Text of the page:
As with most things in life if you don’t measure it you don’t know where you are or if you need to improve. While this can be bothersome in your personal life with measurements such as how much you weigh or your waistline it’s a necessity in business. So we’re going to talk about several of the most common measurements regarding inventory and supply chain and their definitions. While some are optional some are vital to understanding your inventory position. There are also some that provide the same basic measurement just from different perspectives.
The first one that comes to mind and one that everyone wants to know is inventory turns. Everyone from operations to finance wants to know the inventory turns, usually from very different perspectives. The definition is obvious, it’s how many times you have “turned” or sold through your inventory within a given time frame. The formula is the cost of goods sold for the time period divided by the average inventory value for the same period. So, if the CoGS was $1,000,000 and your average inventory was $250,000 the calculation would be 1,000,000 divided by 250,000 which equals 4. The inventory turns in this example is 4. There is only 2 ways to increase your turns; increase sales (without increasing inventory) or decrease inventory. There is another way to view this measurement as days of inventory. If the above example was for a four week period instead of saying you have 4 inventory turns you have 1 weeks worth of inventory. You can calculate turns using retail value, cost value or units as long as the unit of measure is constant.
Another common measurement is quantity on hand. This can be broken down to raw materials, WIP, components, replacement parts and finished goods. This could also include available to promise which is the uncommitted portion of your inventory or the inventory that isn’t needed for current customer orders.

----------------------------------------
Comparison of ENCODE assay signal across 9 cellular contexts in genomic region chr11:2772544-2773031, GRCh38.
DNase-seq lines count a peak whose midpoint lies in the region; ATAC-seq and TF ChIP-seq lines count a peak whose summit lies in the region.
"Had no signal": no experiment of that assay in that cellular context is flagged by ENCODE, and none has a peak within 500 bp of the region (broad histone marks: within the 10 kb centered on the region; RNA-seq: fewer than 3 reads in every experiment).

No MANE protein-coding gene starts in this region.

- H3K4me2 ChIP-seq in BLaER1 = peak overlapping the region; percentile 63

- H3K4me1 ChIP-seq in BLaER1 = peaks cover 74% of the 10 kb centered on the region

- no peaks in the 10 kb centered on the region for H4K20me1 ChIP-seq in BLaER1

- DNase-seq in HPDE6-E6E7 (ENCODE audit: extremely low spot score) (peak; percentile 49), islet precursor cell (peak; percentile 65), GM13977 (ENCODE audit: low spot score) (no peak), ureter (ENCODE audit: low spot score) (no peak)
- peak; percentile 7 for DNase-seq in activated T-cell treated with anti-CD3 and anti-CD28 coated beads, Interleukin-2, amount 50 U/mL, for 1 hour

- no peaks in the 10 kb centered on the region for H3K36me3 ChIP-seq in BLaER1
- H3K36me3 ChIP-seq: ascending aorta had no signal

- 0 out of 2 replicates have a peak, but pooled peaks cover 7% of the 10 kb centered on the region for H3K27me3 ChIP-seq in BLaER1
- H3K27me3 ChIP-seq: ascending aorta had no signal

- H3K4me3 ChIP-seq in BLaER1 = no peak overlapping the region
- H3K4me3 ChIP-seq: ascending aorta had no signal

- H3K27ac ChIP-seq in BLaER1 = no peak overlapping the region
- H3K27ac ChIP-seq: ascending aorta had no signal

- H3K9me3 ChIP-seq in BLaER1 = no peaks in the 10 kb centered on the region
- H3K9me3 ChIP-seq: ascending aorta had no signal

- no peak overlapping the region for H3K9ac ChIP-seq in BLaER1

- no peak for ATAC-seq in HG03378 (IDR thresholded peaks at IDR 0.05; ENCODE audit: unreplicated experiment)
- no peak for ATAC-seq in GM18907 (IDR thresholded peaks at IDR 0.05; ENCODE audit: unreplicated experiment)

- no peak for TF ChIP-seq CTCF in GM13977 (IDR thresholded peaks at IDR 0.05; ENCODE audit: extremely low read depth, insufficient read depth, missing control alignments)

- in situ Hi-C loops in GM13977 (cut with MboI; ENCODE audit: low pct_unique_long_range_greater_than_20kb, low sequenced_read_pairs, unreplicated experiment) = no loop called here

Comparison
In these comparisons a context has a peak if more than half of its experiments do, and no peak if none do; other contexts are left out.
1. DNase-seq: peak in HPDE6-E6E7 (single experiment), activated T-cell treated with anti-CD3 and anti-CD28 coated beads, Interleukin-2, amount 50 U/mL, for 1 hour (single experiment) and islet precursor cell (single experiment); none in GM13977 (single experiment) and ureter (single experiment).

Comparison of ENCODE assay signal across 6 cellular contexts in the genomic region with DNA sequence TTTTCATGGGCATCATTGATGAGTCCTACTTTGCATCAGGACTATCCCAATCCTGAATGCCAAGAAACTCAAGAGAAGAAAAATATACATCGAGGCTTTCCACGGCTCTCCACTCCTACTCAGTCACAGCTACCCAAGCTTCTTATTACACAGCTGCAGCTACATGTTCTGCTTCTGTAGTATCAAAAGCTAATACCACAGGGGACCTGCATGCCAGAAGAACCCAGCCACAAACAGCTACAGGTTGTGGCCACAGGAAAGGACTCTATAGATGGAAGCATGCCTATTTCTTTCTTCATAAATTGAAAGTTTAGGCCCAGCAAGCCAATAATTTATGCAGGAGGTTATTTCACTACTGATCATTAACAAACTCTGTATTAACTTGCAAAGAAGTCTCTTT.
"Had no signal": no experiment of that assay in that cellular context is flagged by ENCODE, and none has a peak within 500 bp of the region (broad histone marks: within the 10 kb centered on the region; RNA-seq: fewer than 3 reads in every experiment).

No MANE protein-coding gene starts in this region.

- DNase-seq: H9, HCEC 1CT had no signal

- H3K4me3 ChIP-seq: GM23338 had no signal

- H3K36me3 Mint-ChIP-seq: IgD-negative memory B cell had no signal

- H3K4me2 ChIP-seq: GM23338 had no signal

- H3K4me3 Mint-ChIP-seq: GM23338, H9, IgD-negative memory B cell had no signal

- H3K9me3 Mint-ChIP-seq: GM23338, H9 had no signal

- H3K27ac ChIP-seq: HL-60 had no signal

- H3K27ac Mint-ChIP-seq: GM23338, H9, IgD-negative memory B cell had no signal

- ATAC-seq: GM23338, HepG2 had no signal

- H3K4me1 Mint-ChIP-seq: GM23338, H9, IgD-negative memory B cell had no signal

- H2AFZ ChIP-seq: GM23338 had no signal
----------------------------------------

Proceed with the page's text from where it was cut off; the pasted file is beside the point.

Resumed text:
The next measurement is inventory value. We’ve discussed this in past episodes but it fits in here as well. You can measure the inventory value either at cost or retail value. Some companies like to value inventory at cost to represent their investment while others like to value inventory using the retail cost to capture the total value of the inventory including their profit. Because value changes over time a valuation method will need to be employed to capture this change or to standardize it such as FIFO, LIFO and standard costing.
Inventory accuracy is measured by performing cycle counts and is reported in 3 different ways. The first is overall accuracy; this is the number of locations counted without discrepancies divided by total number of locations counted. As an example, if you count 50 locations and 49 of them are without discrepancies (the counted item matches the perpetual inventory) your inventory accuracy is 98%. The other two ways are by number of units and by cost. Both of these measurements should be measured using absolute numbers. In other words, no negative counts. Whether you’re short 3 units or over 3 units the variance is 3. If you take into account if a variance is positive or negative opposing variances will cancel each other out. It reminds me of the old joke of the 3 accountants that go bow hunting together; the 1st accountant sees a buck in the distance, he draws his bow and fires missing to the left of the buck. The 2nd accountant draws his bow and fires missing to the right. The 3rd accountant exclaims, “You got him!”
There are other measurements but we can cover them later. If you have questions about what we’ve discussed here today or if there is another measurement you would like to know about please send us a message at www.cashflowabc.com.